The tale is embedded in the footprints. Along the edges of a vanished ice age lake are the fossilized tracks of people who lived among the mammoths, giant ground sloths and other Pleistocene mammals of ancient New Mexico. There were so many prehistoric pedestrians here that their feet pressed the seeds of a local plant called spiral ditch grass into their tracks, and these plant remnants are what has given archaeologists a possible time for when people lived here. Radiocarbon dating puts the age of the seeds at between 23,000 and 21,000 years ago—far older than expected.
Tracking the peopling of the Americas has been a difficult task, and archaeologists disagree over how and when humans arrived. Most agree people were present on these continents by 13,000 years ago, represented by what researchers refer to as the Clovis culture. But evidence from potentially older archaeological sites is often controversial and can be difficult to verify. The radiocarbon dates for the seeds from the New Mexico tracks would thus be the clearest evidence yet that people were making ancient North America their home more than 20,000 years ago.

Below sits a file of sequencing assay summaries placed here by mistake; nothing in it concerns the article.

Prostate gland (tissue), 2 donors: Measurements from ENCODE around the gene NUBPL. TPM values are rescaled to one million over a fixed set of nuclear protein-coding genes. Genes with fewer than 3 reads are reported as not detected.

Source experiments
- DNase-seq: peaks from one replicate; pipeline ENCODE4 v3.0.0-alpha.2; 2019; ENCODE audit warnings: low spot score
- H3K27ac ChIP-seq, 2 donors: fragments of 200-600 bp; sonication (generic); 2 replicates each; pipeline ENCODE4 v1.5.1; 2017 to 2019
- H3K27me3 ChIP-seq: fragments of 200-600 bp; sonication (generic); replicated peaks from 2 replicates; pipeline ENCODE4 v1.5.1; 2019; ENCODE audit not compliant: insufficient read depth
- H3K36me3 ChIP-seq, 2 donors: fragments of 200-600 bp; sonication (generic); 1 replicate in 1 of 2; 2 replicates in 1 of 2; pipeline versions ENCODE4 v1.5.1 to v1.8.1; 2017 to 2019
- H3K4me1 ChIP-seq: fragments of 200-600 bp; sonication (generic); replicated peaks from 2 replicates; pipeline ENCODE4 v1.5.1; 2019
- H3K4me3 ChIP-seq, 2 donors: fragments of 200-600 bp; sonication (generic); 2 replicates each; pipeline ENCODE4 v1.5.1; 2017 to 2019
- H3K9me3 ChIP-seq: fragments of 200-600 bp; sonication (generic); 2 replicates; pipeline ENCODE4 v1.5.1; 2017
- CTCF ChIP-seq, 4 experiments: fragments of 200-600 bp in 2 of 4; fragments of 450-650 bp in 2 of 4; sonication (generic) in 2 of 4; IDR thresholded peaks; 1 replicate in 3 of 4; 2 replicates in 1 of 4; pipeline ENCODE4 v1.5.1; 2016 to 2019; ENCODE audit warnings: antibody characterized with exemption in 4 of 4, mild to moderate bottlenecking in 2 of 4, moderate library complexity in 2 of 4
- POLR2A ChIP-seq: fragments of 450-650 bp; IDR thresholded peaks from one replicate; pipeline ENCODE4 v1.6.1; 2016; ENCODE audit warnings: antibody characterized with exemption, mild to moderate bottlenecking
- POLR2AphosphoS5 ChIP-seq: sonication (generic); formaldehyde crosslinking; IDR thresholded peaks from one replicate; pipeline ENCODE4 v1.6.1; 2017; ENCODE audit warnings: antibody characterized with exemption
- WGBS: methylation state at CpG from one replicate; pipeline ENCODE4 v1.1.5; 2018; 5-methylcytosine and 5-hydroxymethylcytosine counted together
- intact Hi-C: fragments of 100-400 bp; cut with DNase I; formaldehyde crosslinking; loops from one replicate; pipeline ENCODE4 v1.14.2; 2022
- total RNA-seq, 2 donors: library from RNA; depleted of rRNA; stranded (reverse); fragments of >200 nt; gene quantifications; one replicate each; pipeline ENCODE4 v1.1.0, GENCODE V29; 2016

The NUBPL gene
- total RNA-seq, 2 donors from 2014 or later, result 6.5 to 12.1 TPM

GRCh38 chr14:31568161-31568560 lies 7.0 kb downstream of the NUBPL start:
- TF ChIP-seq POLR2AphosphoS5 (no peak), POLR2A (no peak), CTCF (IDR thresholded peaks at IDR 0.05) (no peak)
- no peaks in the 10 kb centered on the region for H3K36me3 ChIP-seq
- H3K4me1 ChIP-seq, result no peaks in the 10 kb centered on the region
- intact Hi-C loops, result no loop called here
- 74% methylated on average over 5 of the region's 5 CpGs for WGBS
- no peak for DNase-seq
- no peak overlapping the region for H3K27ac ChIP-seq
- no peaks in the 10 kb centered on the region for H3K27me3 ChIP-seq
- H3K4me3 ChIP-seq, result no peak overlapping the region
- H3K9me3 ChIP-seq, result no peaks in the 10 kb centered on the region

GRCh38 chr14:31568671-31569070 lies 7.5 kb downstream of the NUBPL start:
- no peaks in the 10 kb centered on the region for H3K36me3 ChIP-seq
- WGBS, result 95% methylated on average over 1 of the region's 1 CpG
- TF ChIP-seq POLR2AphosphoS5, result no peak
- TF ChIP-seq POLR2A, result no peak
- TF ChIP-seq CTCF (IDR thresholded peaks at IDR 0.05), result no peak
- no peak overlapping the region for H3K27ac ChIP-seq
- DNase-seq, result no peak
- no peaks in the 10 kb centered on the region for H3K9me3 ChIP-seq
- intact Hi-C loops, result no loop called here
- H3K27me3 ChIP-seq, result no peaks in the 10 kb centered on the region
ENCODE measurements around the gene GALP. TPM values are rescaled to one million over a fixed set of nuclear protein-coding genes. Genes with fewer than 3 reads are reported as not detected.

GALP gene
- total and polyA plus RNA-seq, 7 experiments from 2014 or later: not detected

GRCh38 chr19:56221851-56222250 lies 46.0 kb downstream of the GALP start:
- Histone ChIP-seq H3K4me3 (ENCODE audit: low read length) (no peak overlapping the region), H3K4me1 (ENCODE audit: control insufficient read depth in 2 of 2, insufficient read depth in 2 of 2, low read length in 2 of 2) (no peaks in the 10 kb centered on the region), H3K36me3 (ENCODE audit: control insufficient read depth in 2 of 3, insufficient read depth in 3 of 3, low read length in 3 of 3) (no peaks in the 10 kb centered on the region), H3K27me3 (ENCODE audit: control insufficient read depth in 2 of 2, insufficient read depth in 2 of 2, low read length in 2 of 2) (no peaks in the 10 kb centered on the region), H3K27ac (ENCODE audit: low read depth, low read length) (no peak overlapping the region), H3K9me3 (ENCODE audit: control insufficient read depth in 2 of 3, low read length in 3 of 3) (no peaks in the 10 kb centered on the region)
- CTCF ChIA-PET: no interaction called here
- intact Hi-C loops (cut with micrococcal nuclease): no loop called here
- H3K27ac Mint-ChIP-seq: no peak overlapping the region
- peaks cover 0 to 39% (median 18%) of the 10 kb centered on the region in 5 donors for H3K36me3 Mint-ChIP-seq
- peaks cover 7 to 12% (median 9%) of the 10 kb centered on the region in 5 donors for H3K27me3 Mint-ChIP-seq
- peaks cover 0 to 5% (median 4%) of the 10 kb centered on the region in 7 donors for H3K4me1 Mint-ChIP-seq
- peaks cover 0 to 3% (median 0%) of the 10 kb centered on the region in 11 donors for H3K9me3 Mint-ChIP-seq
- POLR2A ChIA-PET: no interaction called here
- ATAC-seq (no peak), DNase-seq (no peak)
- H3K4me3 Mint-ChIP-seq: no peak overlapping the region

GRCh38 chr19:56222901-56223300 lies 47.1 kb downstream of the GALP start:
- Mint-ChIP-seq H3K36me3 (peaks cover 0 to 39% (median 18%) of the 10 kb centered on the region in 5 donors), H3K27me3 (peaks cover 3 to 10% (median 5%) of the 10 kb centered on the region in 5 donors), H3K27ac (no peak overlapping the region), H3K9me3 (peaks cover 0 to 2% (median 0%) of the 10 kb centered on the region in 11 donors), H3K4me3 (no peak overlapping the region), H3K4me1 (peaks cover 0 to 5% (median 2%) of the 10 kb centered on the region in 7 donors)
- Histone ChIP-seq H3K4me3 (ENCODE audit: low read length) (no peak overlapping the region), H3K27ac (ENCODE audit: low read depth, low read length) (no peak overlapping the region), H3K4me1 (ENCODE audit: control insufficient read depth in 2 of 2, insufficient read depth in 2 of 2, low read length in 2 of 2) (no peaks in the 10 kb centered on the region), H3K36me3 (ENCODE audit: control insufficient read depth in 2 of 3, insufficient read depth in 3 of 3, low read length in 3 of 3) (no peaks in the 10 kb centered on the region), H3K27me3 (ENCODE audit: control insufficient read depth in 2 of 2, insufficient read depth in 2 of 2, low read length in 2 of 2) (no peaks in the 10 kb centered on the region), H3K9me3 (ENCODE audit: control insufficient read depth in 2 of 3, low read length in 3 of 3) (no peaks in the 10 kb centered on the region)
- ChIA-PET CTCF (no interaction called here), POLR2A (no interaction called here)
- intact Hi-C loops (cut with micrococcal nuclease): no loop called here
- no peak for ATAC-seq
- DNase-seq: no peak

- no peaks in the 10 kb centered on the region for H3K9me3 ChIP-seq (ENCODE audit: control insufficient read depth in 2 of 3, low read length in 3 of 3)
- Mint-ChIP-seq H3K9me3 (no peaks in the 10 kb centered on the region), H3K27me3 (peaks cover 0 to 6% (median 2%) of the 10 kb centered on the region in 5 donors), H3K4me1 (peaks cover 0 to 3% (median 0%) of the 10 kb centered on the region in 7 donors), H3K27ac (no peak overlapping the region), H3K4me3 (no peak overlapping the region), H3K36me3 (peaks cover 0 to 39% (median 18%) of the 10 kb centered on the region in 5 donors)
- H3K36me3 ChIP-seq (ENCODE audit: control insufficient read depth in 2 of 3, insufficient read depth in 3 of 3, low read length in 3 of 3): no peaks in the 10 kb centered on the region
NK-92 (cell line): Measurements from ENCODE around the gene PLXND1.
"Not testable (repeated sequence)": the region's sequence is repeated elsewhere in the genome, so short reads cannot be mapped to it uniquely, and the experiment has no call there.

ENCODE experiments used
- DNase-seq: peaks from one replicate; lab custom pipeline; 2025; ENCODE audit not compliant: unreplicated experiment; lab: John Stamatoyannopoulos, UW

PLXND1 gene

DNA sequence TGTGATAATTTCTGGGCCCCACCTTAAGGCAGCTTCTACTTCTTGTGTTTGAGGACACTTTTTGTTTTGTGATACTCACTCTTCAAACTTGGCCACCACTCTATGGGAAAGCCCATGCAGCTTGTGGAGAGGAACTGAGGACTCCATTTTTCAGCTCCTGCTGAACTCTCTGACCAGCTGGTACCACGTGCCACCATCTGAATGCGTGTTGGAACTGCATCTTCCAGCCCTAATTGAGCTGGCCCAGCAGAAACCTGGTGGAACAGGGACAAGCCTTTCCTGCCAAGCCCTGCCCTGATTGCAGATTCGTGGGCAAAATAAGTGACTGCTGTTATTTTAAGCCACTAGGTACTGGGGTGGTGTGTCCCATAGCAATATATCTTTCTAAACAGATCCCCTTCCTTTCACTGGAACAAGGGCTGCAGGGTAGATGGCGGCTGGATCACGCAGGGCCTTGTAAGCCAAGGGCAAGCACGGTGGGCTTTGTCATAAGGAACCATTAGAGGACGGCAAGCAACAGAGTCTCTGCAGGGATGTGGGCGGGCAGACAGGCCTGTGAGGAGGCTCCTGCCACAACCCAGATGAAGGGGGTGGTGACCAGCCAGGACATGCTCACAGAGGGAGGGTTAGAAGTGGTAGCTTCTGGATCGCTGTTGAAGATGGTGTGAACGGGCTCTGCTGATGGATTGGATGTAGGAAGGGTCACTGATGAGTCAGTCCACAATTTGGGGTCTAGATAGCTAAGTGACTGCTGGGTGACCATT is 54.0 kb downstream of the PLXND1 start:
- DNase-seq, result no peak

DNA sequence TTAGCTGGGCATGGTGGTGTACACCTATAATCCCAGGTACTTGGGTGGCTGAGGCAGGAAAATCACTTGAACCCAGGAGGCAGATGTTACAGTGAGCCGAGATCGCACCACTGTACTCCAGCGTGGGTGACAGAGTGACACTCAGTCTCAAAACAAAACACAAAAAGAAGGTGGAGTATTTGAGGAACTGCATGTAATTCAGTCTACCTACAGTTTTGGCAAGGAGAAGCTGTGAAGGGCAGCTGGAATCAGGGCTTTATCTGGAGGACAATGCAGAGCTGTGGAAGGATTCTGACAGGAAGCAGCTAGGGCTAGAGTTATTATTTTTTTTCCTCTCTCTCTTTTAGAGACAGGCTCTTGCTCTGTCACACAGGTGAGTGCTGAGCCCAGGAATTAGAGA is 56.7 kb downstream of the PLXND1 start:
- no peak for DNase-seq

The tracks, reported on Wednesday in Science by geologist Matthew Bennett of Bournemouth University in England and his colleagues, dot the flat lake deposits in New Mexico’s White Sands National Park. At least seven footprint sites have been found, including one with 37 prints. Most are from smaller-statured people with foot anatomy just like that of modern humans. This indicates, Bennett and his co-authors hypothesize, that most of the tracks were left by adolescents and children.